- Be a leader or acknowledge one. One organizer/leader in control is the way to go. People going off on their own can quickly descend into chaos. Photo lines are for the greater good of the whole group. This way you all can get a good shot. The brush-cutting work is done (hopefully) and the time of day and sun angle have been considered. It’s essentially all been planned out for you. Gilliam says that for patrons it’s really about trusting the person running the trip to have done their homework. Ideally, as an attendee, you can relax, chat with people, and follow the herd to a photo stop.
- Be courteous and professional so that the railroad will want you to come back! Photo charter attendees must understand that this is not a normal day for the crew. “Things may not run as smoothly or as fast as you might want them to,” notes Gilliam. “They really are trying though, even though the photo line may not realize it sometimes if the train misses that sucker hole of sunlight.”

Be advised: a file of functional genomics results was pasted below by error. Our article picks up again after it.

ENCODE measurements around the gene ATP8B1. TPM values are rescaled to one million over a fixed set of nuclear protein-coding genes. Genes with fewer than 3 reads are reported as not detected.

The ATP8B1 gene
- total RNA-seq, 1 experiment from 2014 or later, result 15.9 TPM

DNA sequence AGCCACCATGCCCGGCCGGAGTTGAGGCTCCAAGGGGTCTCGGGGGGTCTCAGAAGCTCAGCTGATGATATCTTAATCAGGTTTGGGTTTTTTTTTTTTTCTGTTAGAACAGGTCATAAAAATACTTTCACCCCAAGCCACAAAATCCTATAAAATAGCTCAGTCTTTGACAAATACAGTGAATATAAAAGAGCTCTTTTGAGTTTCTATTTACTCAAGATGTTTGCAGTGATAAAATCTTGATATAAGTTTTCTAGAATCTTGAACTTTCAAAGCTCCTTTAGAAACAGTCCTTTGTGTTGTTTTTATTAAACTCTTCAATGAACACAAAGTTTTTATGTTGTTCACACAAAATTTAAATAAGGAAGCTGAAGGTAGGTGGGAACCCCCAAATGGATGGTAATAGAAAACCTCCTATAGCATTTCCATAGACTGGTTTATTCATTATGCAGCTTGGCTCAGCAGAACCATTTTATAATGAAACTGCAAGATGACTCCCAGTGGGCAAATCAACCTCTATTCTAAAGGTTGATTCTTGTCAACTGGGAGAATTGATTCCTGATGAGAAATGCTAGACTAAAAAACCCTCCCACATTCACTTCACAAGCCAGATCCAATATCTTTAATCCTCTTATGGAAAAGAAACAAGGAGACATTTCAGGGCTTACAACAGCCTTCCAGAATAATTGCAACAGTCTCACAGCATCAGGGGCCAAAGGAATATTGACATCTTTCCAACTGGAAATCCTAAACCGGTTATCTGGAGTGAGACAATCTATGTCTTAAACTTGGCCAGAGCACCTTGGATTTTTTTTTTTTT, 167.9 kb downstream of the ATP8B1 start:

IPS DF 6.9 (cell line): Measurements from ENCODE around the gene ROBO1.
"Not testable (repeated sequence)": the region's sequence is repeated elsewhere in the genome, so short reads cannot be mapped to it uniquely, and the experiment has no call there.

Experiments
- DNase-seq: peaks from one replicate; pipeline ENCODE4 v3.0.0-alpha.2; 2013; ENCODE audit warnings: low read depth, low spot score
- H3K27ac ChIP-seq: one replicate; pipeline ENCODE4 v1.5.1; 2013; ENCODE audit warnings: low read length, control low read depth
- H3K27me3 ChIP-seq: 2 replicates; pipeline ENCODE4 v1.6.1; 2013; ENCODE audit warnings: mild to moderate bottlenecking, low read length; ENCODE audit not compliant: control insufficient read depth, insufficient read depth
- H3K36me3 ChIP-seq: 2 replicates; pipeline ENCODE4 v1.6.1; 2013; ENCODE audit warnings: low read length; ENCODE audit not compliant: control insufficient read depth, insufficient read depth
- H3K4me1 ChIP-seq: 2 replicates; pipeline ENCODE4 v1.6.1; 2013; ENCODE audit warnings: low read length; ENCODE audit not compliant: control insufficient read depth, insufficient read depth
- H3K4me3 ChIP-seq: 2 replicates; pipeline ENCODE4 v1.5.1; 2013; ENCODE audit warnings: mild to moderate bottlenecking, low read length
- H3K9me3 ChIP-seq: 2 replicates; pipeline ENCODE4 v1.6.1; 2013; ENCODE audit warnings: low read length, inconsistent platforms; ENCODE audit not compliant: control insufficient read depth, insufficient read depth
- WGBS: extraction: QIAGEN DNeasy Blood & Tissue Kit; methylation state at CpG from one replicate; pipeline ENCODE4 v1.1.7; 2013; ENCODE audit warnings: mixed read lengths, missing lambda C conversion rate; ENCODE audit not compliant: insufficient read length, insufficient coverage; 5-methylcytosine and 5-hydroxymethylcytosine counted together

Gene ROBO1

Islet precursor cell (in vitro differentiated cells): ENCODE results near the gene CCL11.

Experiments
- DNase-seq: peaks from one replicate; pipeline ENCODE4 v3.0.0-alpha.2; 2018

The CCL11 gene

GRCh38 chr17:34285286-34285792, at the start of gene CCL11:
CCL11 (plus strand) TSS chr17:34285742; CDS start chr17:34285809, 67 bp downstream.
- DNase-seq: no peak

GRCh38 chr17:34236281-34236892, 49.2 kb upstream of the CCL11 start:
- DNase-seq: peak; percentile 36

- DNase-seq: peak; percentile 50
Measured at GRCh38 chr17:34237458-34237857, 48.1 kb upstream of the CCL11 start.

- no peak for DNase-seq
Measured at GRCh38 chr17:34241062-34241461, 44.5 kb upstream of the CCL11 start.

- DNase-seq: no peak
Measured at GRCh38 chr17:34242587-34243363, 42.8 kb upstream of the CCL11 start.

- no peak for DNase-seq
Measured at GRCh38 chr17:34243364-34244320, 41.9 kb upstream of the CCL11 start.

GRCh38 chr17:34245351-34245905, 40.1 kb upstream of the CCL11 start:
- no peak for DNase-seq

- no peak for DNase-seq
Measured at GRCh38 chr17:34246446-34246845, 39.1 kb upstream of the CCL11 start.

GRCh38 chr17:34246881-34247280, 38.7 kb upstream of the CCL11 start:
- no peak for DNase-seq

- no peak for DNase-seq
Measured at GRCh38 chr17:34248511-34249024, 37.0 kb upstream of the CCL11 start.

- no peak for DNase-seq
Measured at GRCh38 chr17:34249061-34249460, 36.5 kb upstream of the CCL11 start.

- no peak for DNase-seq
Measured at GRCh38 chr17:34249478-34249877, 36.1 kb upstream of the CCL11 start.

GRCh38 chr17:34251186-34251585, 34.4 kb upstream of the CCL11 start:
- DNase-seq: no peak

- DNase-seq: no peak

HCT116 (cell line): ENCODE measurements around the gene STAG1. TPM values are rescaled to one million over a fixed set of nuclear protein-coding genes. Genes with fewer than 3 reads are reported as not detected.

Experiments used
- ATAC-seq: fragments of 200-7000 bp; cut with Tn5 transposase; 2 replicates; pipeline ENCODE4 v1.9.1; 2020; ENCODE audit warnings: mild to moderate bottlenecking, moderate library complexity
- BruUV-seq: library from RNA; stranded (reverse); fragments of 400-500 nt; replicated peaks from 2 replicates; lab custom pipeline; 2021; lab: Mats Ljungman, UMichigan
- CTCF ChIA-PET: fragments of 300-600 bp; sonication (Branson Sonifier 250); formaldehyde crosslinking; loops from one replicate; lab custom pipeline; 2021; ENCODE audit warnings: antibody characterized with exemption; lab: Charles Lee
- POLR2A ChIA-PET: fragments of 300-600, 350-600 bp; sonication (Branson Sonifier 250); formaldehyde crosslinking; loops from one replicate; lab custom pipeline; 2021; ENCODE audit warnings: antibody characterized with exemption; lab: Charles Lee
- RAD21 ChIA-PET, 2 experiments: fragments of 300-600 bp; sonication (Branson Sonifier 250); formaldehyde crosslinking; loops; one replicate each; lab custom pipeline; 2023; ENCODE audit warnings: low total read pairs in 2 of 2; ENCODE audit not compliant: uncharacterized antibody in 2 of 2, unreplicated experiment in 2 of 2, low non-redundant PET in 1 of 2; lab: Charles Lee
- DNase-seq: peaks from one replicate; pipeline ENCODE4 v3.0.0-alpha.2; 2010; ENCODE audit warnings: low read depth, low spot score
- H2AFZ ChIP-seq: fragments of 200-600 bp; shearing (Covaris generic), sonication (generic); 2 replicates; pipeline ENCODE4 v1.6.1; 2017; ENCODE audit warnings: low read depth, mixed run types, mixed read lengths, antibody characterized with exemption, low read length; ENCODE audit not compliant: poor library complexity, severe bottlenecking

- Don’t expect perfection, whether you are the organizer or the attendee, stuff happens. “I’ve had perfect plans for the day thrown out the window first thing in the morning, and then you have to wing it,” says Gilliam. “… depending on your schedule and all the variable elements, it often ends up as a game of chess.”
- Bring the swag. Have a timetable or route guide of the railroad (if possible — the organizer may provide this). Organizers, depending on who is running the show, may also provide attendees with a map, roster history, or other goodies pertaining to the event.